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European Union lawmakers voted in favor of a bill that would ban the sale of agricultural products linked to the destruction of forests, a move welcomed by many environmental groups, the Associated Press reported.

Under the proposed law, companies and producers will need to ensure that their products are “deforestation-free.” Businesses will also be required to verify that agricultural goods sold in the 27-nation bloc have not been produced on “deforested or degraded land anywhere in the world.”

EU legislators are also considering including banks and other financial institutions in the law in order to prevent them from investing in projects linked to deforestation.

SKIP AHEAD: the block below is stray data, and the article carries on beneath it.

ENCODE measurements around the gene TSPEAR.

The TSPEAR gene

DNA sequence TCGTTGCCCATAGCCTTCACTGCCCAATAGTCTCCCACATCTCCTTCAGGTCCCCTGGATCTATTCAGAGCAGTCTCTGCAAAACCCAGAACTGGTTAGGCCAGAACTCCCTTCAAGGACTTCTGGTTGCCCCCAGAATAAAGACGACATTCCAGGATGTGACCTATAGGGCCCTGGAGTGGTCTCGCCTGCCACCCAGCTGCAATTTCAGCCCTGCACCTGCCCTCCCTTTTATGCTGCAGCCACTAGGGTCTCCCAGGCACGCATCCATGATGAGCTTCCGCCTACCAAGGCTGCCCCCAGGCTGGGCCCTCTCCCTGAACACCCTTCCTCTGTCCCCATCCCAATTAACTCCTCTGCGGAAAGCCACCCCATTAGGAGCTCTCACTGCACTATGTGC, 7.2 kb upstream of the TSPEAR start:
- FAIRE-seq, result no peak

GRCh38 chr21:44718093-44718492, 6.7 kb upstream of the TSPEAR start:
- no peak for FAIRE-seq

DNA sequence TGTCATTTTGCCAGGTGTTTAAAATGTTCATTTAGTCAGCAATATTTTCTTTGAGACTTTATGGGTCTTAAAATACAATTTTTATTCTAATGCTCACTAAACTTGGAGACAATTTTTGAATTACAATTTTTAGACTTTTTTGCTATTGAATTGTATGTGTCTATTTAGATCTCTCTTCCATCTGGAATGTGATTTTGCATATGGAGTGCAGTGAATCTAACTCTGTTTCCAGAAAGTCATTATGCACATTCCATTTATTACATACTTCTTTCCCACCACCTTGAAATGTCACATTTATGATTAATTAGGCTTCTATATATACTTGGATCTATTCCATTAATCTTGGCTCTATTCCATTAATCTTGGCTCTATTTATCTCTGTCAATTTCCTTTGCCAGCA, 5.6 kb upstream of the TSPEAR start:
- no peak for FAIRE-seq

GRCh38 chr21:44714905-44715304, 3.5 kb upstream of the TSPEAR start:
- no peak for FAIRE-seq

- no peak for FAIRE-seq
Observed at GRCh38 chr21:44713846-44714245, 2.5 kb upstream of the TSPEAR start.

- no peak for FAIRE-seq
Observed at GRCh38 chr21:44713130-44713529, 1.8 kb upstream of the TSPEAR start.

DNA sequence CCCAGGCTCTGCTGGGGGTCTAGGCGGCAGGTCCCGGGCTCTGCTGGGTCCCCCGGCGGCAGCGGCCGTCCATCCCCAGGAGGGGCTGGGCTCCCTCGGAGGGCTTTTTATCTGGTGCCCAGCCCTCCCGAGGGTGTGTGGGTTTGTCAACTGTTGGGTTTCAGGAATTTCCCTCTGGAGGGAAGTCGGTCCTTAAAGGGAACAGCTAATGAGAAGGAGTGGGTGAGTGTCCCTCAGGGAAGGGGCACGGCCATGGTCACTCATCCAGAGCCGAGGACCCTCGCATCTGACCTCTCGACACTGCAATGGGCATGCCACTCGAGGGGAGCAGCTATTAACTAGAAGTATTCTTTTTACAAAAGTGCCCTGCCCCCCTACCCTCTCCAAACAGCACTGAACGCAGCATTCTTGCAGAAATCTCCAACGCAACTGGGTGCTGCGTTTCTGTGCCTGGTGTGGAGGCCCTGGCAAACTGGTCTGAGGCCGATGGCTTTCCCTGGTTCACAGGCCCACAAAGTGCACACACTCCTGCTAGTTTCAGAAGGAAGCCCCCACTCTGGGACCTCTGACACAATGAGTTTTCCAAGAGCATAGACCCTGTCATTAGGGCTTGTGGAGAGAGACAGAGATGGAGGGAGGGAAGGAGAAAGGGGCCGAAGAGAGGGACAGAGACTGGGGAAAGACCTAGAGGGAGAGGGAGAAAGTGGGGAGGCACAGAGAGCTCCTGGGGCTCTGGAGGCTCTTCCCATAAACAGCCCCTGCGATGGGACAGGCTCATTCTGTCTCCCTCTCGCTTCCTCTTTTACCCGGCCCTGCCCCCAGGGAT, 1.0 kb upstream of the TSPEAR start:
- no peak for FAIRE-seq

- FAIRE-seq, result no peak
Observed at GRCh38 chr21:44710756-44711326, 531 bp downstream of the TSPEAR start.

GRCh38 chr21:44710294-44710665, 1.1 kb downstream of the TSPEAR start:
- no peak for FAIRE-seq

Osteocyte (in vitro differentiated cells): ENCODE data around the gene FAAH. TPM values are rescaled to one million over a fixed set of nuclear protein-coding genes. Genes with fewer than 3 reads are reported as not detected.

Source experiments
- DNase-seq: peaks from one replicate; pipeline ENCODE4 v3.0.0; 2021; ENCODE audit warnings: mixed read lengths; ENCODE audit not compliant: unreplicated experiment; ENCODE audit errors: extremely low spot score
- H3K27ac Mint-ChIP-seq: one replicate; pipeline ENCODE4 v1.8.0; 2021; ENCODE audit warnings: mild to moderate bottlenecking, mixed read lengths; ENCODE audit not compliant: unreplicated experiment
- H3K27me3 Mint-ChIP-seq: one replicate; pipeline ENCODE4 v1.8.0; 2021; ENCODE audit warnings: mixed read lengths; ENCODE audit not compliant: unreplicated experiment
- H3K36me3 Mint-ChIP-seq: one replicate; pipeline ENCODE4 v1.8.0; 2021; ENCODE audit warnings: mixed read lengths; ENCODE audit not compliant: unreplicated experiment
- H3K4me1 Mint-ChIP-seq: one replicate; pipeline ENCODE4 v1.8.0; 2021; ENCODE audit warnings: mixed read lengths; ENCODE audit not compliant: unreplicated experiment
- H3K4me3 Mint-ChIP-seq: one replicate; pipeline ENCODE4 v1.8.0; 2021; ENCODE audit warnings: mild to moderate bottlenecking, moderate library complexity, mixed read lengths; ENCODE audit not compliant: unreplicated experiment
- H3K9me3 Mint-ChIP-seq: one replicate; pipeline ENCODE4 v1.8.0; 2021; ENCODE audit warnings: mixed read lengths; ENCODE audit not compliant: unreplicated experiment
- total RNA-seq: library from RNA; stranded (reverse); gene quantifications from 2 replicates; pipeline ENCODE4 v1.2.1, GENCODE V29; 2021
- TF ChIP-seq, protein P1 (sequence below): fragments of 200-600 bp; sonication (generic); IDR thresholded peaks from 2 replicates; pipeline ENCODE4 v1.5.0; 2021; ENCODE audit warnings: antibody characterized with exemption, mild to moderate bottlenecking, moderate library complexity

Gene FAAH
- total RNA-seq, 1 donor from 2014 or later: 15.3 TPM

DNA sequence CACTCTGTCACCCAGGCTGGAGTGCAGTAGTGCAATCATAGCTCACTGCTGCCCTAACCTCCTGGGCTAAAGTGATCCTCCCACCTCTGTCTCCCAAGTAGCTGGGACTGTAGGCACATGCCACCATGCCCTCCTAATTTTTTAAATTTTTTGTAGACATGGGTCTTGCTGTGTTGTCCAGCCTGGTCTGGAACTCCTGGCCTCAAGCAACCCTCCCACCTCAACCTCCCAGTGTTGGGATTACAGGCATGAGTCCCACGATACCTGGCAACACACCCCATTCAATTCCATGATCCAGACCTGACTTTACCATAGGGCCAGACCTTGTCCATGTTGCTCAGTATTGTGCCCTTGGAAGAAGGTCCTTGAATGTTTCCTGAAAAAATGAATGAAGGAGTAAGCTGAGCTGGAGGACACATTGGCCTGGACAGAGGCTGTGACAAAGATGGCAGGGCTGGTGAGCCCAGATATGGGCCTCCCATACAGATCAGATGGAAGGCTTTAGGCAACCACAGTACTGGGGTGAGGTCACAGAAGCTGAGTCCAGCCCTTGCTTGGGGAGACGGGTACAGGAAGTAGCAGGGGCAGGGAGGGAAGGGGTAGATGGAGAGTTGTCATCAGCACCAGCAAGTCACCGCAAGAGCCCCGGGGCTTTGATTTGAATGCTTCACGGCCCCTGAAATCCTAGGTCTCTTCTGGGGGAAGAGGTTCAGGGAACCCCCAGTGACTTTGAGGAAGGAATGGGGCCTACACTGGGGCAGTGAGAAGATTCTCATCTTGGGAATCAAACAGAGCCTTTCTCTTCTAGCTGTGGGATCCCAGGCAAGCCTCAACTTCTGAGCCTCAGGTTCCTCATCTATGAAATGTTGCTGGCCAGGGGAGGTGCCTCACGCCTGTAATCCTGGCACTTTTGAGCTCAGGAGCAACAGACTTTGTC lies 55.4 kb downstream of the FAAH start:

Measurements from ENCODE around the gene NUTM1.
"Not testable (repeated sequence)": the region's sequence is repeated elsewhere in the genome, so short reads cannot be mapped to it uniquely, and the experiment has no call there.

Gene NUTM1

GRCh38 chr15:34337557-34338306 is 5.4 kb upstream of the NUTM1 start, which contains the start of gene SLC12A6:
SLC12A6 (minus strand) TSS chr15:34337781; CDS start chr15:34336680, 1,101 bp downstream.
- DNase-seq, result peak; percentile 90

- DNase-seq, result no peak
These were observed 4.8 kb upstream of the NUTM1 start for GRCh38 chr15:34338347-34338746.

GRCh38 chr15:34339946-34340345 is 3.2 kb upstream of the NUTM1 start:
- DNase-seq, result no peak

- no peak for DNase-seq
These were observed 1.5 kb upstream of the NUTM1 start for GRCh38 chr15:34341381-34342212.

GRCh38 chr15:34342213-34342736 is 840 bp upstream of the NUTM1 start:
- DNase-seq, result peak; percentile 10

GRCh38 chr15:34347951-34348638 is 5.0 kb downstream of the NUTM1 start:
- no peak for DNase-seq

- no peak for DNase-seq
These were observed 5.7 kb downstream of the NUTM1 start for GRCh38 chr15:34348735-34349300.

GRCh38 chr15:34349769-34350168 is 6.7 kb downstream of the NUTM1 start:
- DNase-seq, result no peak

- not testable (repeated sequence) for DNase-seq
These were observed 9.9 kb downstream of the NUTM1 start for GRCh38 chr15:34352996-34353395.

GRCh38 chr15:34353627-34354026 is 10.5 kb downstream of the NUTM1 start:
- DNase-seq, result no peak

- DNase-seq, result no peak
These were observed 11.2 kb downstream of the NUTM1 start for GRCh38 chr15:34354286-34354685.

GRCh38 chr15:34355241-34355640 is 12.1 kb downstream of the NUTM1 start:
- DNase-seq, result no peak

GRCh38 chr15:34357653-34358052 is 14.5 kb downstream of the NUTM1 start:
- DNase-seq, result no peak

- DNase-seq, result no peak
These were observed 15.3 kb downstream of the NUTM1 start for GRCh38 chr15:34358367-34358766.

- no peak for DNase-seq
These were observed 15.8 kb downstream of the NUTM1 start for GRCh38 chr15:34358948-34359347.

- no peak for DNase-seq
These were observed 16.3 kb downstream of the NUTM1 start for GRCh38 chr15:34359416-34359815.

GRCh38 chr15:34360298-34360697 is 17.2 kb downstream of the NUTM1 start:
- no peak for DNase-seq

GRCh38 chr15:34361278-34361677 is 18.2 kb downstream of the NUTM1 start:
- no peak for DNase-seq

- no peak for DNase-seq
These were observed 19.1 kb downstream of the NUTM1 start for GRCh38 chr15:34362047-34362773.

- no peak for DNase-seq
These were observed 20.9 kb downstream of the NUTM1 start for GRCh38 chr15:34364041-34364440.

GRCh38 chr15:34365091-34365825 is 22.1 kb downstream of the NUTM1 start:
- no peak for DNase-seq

The proposal was made by the European Commission – the EU’s executive branch – and would cover products such as soy, cattle, coffee and wood. European lawmakers are also considering adding pork, poultry, charcoal and printed-paper products.

Environmental advocates praised the planned legislation, saying that it “could be the beginning of the end of the money pipeline that is destroying forests around the world.”

Agricultural expansion is the primary cause of deforestation in South America, Africa and Asia.

Data from the United Nations shows that more than one billion acres of forest were lost to deforestation between 1990 and 2020.

At the COP26 UN climate summit in 2021, more than 100 countries, covering over 85 percent of the world’s forests, vowed to reverse deforestation by 2030.

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